Crazy Nikki has been headlining “Movie Ticket Prices Are Soaring” for days now… which someone must have told her and which she clearly didn’t bother to look into at all.
The ticket increases, which seem to be limited to a small number of theaters and to a $1 increase, seems to be a minor story that is being hyped by a hyper. There does seem to be a story in some increases in the cost of popcorn at the theaters… based on increases to the cost of corn.
Specific inaccuracies –
1. “Movie theaters are raising ticket prices by a dollar or two this summer because popcorn is more expensive. “
In the Kansas City Star, Robert Butler is reporting that there will be $1 increases in tickets… after 4p on weekends… from $9 to $10. In his piece, he says the increase is, “partly because of the rising price for popcorn,” but there is no specific about cause-and-effect. Butler confusingly connects a March LA Times story on popcorn price issues with ticket sales, even though AMC specifically denied the correlation on the record.
I can find no reference anywhere to any $2 ticket increases. And keep in mind, the studios have a vested interest in keeping prices sane, even though 55% of that revenue is theirs.
A USA Today story on increases in corn costs included AMC, but didn’t mention ticket price increases at all.
2. “The profit margins at theaters which rely on concession sales for as much as 45% of their revenue are desperate to make up the difference.”
Same as it ever was. Gross revenue, however, is irrelevant at a theater. In terms of net revenue, concessions are more like 80% of the net. Perhaps the 45% figure comes from the percentage theaters keep from ticket sales.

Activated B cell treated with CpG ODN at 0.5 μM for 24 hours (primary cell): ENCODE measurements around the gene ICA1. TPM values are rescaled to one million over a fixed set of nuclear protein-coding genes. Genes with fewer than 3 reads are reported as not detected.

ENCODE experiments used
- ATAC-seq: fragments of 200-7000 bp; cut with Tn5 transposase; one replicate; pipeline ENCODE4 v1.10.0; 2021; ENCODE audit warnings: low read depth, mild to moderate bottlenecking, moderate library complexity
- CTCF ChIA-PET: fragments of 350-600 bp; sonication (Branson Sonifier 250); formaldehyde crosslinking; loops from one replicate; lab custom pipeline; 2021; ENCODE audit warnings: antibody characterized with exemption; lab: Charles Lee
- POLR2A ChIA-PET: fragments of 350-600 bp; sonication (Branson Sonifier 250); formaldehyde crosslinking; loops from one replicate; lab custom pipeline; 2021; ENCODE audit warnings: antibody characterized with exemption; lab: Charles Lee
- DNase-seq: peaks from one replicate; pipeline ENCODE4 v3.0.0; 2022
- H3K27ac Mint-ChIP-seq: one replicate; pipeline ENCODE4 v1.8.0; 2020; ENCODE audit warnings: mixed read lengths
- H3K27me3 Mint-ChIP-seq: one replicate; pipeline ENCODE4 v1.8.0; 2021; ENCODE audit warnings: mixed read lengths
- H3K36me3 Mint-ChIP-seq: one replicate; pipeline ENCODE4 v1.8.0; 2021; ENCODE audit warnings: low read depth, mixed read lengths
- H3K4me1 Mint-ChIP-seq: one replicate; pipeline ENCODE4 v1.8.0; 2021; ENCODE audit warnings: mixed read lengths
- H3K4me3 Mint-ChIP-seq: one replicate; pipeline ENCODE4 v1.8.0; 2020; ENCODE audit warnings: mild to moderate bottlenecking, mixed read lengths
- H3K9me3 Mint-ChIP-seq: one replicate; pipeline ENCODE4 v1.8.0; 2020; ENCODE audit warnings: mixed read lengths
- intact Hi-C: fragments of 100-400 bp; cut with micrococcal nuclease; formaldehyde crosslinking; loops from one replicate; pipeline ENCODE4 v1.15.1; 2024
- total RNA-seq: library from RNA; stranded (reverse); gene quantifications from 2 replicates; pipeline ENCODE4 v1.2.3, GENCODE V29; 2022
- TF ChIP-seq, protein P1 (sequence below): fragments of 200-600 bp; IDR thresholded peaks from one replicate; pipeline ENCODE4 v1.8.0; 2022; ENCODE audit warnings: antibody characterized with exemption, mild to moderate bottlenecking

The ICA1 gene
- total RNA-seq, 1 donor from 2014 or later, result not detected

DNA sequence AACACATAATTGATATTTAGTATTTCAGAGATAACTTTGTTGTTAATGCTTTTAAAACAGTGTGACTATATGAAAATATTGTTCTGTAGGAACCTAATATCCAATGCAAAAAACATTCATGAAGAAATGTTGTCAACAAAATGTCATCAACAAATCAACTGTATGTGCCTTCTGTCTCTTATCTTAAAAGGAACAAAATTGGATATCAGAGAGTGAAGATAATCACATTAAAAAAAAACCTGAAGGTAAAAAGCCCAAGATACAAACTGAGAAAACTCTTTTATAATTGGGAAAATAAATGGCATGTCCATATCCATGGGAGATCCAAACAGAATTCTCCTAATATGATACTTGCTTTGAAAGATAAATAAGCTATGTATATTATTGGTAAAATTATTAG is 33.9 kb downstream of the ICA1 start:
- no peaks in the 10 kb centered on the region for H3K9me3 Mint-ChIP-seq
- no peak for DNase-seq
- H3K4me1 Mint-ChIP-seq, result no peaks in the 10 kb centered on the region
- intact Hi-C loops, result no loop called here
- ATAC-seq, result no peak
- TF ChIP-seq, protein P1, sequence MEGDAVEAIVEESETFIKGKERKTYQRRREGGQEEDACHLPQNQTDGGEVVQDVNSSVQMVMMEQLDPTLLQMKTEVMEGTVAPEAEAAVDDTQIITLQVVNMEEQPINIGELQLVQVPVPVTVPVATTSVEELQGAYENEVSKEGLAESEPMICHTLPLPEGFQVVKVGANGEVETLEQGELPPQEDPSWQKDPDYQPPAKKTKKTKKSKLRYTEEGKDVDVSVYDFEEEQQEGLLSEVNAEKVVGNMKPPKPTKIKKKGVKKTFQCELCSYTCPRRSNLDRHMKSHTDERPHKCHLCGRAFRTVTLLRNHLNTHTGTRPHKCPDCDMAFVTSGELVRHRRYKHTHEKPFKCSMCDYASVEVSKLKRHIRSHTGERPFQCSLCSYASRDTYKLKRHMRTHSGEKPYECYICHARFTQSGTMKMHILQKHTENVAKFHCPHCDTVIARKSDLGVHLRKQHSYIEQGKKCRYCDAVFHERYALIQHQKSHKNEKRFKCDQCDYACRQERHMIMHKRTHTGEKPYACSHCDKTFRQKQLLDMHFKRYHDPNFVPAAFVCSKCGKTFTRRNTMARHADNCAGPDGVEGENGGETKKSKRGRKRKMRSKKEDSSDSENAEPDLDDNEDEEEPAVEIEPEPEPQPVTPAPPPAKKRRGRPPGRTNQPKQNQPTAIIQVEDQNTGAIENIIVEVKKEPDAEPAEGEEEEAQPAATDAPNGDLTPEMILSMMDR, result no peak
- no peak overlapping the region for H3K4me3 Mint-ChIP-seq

3. Also, major theaters in cities are starting to charge the same for children as adults.
This has been an issue for years. As reported in USA Today , Clearview Cinemas in Manhattan dumped children and senior pricing last year, which raised those tickets to the adult price of $12 from $8… but they also report that the decision was reversed and the $8 ticket is back for seniors and kids.
You will not find many theaters that do not offer senior and children’s pricing… and when they do not, it is usually on weekend evenings.
Of course, the rise of popcorn prices by 25 cents isn’t much of a story. And the annual summer raise of prices by 25 cents or 50 cents has been going on for more than a decade.
As far as I can tell, there has been no change of ticket pricing in Los Angeles, for instance, where it’s still $12.75 at The Grove, still $10.75 in Culver City, and still just $11.50 for AMC’s Century City multiplex.
The spin from Nikki on all of this is, “The result is that Indy 4’s totals, and Paramount’s bragging rights, can surely benefit even if it does hurt the finances of filmgoers who increasingly feel ripped off.”
Utter bullshit. Even assuming a uniquely high average ticket price for this weekend’s blockbuster release, a $1 increase in ticket prices would only lead to an increase of under $15 million to the weekend total.
This spin was likely placed there by someone other than her pal Brad Grey… someone at another studio that wants to devalue the Indiana Jones success…. like someone who might be worried about a certain web-slinger losing position on the history charts. That’s not happening, of course. Indy will fall short of those numbers. But all is spin in war and movies.
So… this estimate is still the fourth biggest Friday that wasn’t opening day in history, behind Star Wars 3/6, Spidey 2, and Matrix 2. Still not a story.